room. He was the builder of two area churches: St. Patrick's in
Morristown and St. Henry's in Rogersville. He also built the new
rectory here in Greeneville. During his time here he saw a great
increase of the numbers of Catholic families in East Tennessee.
Orignial Marble Altar and Crucifix with Railing
St. Patrick's in Morristown became an
independent parish with its own pastor around 1965.
In 1974, Fr. William Casey and Julian Alter found and installed
a bell in the tower. Parishioners had searched high and low for
a bell and there were many times when they had turned to St.
Jude, whose statue is in the bell tower, for help. After
nineteen years their prayers were answered when a pitted and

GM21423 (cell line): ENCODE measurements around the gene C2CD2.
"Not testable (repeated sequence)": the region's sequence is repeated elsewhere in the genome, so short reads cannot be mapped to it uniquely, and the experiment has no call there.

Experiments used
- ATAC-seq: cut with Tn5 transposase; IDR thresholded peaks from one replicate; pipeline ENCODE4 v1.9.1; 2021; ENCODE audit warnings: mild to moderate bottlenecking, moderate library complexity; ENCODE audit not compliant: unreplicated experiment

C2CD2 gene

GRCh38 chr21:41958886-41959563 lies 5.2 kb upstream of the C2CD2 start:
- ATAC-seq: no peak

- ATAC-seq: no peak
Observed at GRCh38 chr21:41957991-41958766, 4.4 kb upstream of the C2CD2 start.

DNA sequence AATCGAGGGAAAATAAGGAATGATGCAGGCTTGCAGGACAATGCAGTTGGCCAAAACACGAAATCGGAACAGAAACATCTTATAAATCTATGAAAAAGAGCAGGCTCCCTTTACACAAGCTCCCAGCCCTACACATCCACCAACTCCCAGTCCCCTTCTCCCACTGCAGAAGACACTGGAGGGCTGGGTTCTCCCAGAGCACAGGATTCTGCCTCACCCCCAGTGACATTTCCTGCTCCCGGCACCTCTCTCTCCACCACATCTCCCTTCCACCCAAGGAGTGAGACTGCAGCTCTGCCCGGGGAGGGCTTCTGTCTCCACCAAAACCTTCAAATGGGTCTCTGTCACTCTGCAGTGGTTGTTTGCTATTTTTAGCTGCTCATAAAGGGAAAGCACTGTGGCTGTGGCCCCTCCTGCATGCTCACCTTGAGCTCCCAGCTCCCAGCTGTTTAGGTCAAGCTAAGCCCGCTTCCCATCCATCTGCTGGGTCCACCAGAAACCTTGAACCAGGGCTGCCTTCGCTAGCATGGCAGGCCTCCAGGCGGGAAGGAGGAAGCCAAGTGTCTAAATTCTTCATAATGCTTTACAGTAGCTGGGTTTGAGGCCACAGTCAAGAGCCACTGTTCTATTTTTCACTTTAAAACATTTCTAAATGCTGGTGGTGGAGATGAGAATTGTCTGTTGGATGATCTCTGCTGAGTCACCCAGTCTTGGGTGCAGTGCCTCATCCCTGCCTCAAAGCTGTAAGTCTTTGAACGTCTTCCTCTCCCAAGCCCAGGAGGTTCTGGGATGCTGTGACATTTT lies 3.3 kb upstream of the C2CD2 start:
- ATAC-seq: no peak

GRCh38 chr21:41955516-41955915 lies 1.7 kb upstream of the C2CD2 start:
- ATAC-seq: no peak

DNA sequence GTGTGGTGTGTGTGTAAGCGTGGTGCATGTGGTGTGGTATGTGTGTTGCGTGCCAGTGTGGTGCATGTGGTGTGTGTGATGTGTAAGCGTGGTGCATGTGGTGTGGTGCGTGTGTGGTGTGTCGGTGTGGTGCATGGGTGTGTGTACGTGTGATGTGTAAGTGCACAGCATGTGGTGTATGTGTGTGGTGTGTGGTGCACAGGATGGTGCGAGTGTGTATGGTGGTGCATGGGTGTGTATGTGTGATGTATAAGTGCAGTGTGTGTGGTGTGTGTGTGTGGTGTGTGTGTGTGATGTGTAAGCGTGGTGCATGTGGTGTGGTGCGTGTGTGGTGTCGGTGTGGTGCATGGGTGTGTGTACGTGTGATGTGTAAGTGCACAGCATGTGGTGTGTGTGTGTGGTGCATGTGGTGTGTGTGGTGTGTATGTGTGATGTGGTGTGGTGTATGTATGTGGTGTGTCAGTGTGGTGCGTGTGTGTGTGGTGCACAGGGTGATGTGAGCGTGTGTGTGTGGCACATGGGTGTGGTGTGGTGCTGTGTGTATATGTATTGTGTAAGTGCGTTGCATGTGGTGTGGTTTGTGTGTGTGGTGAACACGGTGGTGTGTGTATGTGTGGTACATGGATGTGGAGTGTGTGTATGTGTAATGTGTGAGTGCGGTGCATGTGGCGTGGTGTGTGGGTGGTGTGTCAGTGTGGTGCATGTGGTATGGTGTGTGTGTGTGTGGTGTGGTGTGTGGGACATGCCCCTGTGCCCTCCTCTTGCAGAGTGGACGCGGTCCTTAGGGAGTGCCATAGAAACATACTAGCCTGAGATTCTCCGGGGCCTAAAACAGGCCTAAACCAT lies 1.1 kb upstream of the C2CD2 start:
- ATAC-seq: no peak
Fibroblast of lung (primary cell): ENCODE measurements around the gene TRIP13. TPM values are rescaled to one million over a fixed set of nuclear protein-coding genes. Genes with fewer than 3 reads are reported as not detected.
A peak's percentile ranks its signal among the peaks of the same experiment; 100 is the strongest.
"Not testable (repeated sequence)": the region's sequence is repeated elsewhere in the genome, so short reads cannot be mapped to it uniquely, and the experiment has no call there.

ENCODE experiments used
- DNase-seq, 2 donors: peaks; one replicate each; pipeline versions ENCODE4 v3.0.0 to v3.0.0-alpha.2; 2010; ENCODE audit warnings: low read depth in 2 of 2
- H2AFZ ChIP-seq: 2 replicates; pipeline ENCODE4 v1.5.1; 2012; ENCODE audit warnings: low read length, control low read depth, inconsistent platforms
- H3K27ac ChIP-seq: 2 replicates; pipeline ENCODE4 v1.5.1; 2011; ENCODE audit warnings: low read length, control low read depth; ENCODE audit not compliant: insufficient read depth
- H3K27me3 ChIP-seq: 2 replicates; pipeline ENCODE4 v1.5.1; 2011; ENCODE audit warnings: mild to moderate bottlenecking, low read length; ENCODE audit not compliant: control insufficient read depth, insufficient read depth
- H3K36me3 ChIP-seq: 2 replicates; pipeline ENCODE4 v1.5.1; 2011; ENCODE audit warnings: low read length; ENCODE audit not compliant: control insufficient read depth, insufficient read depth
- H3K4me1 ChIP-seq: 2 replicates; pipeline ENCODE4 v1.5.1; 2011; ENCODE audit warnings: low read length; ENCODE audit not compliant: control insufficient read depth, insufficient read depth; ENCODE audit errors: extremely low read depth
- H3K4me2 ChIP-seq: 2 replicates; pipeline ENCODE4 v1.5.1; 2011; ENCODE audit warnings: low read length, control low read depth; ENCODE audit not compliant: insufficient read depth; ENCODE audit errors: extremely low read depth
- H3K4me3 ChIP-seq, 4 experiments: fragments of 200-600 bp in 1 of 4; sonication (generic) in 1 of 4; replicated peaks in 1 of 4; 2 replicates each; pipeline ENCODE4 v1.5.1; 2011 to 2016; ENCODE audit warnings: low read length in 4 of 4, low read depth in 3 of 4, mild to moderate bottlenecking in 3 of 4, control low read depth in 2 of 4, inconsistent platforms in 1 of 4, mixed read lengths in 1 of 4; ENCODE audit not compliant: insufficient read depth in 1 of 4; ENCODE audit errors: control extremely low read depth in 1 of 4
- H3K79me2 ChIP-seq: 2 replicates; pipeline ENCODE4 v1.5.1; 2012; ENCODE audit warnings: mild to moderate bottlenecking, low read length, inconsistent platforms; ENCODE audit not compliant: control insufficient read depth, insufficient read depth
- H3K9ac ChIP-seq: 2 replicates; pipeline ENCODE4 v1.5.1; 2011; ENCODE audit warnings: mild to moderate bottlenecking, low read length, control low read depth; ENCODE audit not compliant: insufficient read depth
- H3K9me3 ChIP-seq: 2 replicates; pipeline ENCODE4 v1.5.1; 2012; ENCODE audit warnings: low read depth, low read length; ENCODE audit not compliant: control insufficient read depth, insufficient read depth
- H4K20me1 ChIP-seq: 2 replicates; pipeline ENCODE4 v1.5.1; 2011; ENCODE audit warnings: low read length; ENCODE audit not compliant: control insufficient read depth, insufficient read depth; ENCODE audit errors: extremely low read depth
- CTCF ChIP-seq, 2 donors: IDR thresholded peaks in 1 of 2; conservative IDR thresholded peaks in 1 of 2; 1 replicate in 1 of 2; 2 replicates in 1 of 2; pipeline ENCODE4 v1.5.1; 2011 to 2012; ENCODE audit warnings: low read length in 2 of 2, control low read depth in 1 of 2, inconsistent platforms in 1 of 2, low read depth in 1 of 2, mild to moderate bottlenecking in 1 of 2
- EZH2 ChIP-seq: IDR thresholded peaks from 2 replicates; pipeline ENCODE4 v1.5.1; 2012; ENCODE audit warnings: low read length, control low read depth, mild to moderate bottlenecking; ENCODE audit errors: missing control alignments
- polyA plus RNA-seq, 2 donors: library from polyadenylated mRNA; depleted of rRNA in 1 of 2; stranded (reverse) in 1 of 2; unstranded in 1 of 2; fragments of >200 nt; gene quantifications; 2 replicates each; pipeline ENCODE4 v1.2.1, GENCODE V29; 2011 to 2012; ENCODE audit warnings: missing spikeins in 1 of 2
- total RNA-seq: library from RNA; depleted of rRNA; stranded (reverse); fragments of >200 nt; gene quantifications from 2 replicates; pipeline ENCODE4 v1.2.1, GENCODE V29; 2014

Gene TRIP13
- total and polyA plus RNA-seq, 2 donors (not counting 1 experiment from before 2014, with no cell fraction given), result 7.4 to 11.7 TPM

rusty steel cast bell was found in an antique store in
Greeneville. It was about one hundred years old and had been
cast at Ross Meehan Foundries in Chattanooga.
In 1976 the parish hall was added to the church to give more
room for religious education classes, parish social events,
youth ministry activities and for overflow seating space for
To the joyful ringing of the bell was added the
joyful music of a singing church. Fr. Wiatt Andrew Funk became
pastor in June, 1976. A musician, Fr. Funk composed much of the
ordinary music we use, including a setting for the Gloria and
the Our Father.
For many years St Henry's, Rogersville, was a
Mission of Notre Dame. In July of 1981, St. Henry's became a
parish with its own pastor.
Much, much more could be said. Many priests
and many families have given the gift of their faith for the
greater glory of God. The church has a long history in
Greeneville, but as we join hands and sing the Lord's Prayer,
our spirits soar, and we know that this is just the beginning.